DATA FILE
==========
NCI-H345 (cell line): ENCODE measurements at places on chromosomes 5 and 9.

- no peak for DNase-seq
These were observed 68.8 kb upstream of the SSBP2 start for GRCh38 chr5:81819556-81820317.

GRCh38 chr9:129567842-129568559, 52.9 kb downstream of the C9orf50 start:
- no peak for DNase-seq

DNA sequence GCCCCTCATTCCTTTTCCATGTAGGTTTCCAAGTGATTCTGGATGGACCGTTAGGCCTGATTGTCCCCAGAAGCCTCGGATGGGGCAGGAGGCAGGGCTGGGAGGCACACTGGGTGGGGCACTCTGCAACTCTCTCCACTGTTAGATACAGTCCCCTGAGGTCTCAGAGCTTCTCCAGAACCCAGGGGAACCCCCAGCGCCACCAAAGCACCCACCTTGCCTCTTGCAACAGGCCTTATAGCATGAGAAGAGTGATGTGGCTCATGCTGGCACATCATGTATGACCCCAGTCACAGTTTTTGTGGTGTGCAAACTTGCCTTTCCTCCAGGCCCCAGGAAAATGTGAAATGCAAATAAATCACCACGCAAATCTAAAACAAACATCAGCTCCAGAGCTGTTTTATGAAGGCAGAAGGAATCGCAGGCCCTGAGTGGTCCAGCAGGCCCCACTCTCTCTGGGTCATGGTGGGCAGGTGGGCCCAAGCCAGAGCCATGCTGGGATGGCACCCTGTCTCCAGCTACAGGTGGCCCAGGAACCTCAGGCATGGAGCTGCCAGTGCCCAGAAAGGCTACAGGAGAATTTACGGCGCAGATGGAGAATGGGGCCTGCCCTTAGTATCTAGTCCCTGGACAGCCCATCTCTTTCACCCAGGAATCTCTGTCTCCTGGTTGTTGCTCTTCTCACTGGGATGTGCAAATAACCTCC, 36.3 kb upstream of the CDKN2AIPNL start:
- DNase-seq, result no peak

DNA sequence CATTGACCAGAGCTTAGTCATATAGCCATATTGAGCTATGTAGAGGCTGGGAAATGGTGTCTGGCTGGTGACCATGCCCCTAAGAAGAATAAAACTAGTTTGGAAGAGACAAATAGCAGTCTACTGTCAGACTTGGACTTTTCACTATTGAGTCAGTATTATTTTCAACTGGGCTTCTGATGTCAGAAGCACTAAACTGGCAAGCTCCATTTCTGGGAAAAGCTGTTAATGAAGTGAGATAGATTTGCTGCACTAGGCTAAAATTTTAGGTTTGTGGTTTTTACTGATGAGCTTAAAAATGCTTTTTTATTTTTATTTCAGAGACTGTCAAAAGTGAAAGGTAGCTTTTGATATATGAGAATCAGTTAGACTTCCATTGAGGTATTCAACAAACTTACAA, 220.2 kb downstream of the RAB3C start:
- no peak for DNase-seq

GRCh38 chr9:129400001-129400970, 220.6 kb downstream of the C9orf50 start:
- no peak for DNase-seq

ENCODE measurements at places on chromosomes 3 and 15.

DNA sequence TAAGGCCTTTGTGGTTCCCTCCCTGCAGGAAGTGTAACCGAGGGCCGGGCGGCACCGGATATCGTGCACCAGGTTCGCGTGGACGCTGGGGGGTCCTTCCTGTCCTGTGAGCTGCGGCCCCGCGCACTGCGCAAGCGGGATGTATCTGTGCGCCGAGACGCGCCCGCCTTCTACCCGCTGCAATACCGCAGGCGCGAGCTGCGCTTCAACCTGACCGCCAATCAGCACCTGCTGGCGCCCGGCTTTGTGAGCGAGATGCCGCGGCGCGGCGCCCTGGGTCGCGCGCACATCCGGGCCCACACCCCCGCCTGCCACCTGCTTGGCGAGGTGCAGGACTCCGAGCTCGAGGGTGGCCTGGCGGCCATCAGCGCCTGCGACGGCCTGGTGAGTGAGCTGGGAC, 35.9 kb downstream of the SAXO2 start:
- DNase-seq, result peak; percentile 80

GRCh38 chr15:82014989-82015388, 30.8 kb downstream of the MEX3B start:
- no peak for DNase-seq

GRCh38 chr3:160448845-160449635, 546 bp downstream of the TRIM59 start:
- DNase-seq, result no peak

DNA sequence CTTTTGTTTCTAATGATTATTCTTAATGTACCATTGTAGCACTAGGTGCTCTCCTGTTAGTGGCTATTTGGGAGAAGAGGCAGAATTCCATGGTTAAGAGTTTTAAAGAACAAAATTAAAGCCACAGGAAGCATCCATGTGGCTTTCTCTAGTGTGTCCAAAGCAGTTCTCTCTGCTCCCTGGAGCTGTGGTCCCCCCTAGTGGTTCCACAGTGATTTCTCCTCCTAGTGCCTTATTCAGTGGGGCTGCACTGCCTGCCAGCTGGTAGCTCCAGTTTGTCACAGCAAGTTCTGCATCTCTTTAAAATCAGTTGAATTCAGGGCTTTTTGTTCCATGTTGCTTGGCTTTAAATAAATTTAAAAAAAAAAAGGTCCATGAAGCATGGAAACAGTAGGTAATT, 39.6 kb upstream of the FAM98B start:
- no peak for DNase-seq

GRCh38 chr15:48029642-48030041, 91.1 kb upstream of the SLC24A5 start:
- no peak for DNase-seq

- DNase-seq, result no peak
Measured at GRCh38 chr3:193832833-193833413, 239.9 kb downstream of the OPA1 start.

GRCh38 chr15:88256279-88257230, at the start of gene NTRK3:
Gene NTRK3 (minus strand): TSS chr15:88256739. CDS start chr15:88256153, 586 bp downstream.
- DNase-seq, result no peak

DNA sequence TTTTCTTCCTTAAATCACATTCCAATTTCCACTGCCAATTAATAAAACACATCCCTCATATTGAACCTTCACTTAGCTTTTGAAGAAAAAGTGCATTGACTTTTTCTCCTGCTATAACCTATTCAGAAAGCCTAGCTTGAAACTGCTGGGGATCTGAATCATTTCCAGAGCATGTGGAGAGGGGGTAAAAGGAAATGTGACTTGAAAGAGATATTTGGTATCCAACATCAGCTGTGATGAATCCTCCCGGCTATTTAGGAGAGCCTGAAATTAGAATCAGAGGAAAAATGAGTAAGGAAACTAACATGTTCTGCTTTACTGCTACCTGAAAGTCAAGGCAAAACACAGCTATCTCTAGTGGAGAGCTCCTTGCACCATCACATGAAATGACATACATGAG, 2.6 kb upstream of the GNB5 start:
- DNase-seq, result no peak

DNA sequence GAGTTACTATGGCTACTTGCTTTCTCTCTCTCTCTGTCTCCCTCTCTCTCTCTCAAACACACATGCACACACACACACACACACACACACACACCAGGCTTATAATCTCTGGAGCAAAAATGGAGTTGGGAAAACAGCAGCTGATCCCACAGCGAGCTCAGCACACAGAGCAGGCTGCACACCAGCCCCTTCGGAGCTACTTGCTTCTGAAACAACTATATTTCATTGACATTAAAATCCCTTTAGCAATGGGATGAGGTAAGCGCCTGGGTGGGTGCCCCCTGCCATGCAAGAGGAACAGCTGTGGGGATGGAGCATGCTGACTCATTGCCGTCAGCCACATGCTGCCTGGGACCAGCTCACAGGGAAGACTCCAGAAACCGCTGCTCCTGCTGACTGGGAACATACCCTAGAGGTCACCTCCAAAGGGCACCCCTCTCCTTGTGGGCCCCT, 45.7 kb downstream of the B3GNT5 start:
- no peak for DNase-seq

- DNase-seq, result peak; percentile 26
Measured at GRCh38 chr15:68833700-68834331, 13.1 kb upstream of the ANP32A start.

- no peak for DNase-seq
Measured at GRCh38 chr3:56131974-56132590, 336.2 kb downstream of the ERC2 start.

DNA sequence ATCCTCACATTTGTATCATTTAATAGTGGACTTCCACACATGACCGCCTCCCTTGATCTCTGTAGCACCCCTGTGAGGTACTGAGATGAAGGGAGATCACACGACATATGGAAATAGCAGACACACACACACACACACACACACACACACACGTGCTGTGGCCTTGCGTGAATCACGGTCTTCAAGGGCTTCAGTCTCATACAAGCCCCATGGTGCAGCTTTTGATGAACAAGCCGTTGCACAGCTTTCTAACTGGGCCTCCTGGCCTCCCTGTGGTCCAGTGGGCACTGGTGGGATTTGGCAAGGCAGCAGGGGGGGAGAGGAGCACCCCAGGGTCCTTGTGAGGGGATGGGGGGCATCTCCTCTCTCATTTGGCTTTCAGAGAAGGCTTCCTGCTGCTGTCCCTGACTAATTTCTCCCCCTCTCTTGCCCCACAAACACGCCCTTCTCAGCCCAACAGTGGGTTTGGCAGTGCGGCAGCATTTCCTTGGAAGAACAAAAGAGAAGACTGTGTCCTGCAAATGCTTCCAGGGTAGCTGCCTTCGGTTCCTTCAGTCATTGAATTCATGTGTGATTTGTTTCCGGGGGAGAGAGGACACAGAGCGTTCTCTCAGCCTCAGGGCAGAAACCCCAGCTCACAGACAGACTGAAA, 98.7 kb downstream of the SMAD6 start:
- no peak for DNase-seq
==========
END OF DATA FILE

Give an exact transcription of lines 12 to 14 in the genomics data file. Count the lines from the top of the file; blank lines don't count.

ENCODE measurements at places on chromosomes 3 and 15.

DNA sequence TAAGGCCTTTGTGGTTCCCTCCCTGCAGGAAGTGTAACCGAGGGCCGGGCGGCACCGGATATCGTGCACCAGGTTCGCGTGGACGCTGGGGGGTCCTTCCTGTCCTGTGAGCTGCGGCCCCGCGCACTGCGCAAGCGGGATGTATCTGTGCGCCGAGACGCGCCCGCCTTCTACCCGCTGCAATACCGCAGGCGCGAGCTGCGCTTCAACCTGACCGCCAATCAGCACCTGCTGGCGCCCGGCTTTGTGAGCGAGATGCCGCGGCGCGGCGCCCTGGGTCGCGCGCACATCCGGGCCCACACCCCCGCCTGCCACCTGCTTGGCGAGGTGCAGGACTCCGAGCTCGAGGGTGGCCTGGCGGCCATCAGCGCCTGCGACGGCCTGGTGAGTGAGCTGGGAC, 35.9 kb downstream of the SAXO2 start:
- DNase-seq, result peak; percentile 80